Authors: Sharon Salt, Editor
Catch up on our daily update from Day 1 here.
Catch up on our daily update from Day 3 here.
Catch up on our daily update from Day 4 here.
Pick of the posters
- Leung FYY, Chou Y-F, Arnold SE, Trojanowski JQ, Schellenberg GD, Wang L-S. CSF small RNA biomarkers for Alzheimer’s disease. The aim of this research was to identify and validate CSF and sncRNA biomarkers using both CSF and brain data. Their results revealed that in CSF, 162 sncRNAs were differentially expressed between Alzheimer’s disease and cognitively normal females. In addition to this, by using miRTarBase, they found three miRNAs that were experimentally vaidated to target known Alzheimer’s disease-related genes.
- Eikelboom WS, van den Berg E, Coesmans M et al. The diagnostic challenge of neuropsychiatric symptoms in Alzheimer’s disease: a case report. The aim of this study was to illustrate how misclassification of late-onset psychiatric symptoms can hamper the diagnosis of Alzheimer’s disease and to make recommendations to enhance clinicians’ awareness. They concluded that there might be a subgroup of patients with a psychiatric diagnosis set in late-adulthood that actually have underlying Alzheimer’s disease.
- Ingala S, Redolfi A, Kate MT et al. Predicting cognitive decline through structural MRI biomarkers results from the EMIF-AD biomarker discovery study. The aim of this research was to predict cognitive decline (MMSE) in non-demented subjects based on data from the clinical, MRI, and cognitive domains at baseline. They concluded that their model could predict future MMSE scores with high confidence based on baseline MRI and cognitive measures.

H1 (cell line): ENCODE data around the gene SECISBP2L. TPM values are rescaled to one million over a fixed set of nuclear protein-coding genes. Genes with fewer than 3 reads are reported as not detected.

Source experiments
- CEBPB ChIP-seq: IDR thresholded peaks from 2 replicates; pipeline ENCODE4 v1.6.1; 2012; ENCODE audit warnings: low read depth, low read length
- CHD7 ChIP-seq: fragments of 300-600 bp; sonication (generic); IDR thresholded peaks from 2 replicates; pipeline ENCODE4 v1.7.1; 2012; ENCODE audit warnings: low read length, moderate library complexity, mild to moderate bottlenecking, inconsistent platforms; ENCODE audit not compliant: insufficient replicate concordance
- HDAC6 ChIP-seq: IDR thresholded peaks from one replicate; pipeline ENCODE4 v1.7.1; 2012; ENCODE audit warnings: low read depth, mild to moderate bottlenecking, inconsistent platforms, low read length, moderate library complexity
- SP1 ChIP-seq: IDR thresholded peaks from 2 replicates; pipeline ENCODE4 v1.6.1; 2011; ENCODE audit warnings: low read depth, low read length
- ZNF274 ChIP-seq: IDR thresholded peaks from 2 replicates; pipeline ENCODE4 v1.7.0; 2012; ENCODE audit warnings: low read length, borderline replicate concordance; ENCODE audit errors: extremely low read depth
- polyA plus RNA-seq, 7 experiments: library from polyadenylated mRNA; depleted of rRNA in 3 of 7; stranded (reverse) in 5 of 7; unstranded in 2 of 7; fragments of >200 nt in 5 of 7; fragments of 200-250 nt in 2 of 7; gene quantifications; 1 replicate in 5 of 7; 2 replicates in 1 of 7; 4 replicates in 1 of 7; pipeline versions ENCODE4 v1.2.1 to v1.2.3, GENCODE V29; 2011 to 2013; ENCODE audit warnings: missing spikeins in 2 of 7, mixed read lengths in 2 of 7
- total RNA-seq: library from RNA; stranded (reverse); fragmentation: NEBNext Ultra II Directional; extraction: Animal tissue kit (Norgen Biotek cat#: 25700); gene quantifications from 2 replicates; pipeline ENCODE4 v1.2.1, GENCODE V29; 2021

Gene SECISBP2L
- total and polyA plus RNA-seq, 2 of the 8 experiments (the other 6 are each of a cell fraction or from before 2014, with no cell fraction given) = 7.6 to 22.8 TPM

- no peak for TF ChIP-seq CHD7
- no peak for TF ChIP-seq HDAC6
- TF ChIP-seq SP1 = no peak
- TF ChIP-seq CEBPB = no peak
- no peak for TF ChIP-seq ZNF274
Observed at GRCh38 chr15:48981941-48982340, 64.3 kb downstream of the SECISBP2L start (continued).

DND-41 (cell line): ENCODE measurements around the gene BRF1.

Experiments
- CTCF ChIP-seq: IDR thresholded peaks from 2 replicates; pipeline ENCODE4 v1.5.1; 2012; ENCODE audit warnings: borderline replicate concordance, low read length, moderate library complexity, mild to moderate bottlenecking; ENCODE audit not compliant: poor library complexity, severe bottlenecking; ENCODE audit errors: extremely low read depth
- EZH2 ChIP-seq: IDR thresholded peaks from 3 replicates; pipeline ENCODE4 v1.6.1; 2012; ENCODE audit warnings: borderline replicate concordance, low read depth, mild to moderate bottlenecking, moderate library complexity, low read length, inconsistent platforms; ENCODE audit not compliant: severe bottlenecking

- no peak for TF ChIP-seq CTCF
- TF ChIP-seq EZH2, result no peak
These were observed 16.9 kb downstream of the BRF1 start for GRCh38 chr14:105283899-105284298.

Today at our booth
We’ve done a lot of networking today and catching up with a lot of our friends in the UK, such as the Alzheimer’s Research UK team. We also had the pleasure of meeting Adam Smith from Dementia Researcher, which was really great as we were able to talk about potential collaboration opportunities and to put a face to the name!
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Best of social media #AAIC18
Sex specific diagnosis of mild cognitive impairment (MCI) could benefit both men & women. Women have better verbal memory than men even when they have MCI – this masks symptoms causing false negative diagnosis. While men are over diagnosed
#AAIC18 #women #dementia
— Aoife Kiely (@A0ifeKiely) 23 July 2018
— Research at ARUK (@ARUKscientist) 23 July 2018